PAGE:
Week 6-Mobility

I found the second reading this week, Ito’s “Mobile Phones, Japanese Youth and the Re-placement of Social Contact” particularly interesting and relevant. Cell phones are so prevalent in our society and integral to our daily activities that we have come to take their capabilities for granted. In this study the researcher focuses on the cell phone use of Japanese youth. Ito is particularly interested in looking at both how the physical place (home, school, public transit) influence communication and the “place” or “co-presence” created through use of the cell phone. This is seen as liberation in a way because so much of these teens’ lives and inevitably communication are regulated by some authority whether it be a parent or teacher. Ito states, “Mobile phones become a tool for circumventing the normative structure of the home with minimal disruption to its institutional logic” (140). The same can be said for the class room and public transit. Either through semi private conversations (going into another room to chat with a friend) or text messaging of which the content is known only to the participants, cell phone users are able to create their own private space while physically occupying a space where they might not have much authority. “Messaging becomes a means for experiencing a sense of private contact and co-presence with a loved one even in the face of their inability to share any private physical space” (139).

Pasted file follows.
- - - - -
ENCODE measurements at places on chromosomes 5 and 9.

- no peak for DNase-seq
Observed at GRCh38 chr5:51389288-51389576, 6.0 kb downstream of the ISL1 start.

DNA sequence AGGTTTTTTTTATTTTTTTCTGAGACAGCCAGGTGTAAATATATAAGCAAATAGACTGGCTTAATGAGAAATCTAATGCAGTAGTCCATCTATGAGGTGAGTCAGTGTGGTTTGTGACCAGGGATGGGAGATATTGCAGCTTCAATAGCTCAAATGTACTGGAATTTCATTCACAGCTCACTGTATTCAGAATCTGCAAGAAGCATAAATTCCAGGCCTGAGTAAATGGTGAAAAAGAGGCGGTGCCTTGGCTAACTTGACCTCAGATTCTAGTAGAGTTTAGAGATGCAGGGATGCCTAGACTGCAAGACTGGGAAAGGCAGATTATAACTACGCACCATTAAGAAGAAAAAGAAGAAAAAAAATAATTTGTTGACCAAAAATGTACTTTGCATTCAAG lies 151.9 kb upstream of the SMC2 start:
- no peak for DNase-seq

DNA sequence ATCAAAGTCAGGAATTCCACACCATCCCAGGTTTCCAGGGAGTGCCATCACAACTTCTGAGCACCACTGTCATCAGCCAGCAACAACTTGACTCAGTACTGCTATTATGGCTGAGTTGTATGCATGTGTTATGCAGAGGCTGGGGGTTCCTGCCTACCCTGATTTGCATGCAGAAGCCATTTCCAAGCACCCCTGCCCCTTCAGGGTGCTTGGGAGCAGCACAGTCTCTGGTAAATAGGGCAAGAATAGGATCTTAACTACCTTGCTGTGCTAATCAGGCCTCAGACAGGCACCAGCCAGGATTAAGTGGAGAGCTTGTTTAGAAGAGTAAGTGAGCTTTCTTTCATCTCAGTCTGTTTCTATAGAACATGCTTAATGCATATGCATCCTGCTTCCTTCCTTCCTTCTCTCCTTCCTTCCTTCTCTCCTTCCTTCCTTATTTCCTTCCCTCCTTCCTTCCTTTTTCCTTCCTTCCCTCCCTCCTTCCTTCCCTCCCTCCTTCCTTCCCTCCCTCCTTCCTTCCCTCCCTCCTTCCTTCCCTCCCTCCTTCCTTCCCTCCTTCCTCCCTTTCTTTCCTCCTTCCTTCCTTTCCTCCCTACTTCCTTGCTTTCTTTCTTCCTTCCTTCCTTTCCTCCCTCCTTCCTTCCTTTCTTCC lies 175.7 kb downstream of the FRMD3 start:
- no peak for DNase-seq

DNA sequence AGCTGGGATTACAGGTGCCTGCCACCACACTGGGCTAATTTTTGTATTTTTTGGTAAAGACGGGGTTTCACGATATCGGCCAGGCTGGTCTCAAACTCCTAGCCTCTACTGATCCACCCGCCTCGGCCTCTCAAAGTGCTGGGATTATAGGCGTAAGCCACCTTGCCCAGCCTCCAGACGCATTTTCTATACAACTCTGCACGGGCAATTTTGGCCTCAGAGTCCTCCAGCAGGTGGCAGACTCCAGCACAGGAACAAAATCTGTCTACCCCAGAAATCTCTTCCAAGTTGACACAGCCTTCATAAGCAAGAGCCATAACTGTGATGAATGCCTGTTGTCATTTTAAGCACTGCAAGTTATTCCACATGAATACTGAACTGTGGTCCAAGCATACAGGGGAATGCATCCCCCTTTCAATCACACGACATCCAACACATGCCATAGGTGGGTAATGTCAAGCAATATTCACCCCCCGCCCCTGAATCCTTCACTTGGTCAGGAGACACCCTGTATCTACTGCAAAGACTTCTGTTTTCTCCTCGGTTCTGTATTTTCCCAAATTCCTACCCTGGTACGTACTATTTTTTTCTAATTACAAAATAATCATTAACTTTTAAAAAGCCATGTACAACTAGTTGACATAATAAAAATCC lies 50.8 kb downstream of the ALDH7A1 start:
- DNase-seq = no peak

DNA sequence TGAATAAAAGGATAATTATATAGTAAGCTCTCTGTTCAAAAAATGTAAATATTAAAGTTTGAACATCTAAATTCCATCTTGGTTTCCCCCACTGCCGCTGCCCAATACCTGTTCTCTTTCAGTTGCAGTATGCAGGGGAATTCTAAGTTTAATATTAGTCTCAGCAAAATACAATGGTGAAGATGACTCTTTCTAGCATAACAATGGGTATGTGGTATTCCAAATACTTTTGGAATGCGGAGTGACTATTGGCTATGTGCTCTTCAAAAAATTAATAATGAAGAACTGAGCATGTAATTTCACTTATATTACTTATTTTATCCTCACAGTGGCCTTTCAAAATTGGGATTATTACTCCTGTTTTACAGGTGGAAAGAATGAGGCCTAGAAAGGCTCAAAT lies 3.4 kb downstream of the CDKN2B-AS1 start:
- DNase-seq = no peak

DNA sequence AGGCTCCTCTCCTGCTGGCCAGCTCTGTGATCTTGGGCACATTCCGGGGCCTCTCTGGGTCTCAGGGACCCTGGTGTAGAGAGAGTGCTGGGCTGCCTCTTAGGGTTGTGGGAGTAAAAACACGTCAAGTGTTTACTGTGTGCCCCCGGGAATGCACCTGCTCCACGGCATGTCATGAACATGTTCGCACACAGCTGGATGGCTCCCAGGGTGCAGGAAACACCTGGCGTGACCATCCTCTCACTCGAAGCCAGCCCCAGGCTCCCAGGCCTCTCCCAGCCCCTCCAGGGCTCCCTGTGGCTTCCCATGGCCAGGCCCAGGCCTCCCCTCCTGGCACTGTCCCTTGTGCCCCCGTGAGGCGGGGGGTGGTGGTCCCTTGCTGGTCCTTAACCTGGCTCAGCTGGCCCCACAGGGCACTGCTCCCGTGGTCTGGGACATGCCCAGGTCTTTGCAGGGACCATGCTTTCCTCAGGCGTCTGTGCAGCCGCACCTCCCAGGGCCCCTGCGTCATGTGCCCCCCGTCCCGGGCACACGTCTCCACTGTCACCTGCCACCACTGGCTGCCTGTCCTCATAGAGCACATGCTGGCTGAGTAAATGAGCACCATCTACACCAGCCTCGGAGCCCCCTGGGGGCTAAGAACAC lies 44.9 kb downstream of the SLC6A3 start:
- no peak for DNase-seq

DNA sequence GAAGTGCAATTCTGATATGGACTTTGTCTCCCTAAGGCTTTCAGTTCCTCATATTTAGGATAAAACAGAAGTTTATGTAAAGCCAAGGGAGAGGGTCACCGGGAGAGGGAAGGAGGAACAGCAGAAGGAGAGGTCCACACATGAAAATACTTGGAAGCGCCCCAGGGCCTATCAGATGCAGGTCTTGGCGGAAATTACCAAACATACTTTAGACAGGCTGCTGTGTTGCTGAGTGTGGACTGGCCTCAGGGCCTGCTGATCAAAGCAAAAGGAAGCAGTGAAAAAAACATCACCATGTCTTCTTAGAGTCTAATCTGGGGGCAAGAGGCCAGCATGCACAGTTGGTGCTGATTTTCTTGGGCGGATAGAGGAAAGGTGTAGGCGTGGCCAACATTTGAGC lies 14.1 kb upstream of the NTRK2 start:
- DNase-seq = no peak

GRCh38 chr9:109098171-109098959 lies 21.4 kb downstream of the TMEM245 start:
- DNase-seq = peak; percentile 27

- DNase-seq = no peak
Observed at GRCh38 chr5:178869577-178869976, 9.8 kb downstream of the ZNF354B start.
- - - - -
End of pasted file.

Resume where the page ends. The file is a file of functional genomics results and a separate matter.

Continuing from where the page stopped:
My personal response to the text was much like Julie’s. In the media diary for our research project I had my subject indicate the type of media and the time periods in which he used that device. Because his use was so extensive he chose not write down every time he used his cell phone but rather write “all day” under the heading of time period. This shows just how attached we are to our phones.
I, again like Julie, was somewhat surprised to learn that cell phone use by Japanese teenagers is so much like my own. I could relate to almost every example. I don’t know the land line number of some of my closest friends because we prefer to communicate through cell phone conversation or text message. It would be foreign to me to have to call one of these friend’s homes and potentially have to talk to another member of their family to get to them. I have used my cell in class to text friends but would never think of engaging in a vocal conversation. I have “used” a friend for a phone call or text message conversation when I was bored or traveling. I think all of us can relate to such examples which shows just how ingrained these habits formed by what Ito calls “social and cultural context and power relations” are in our lives. (135)

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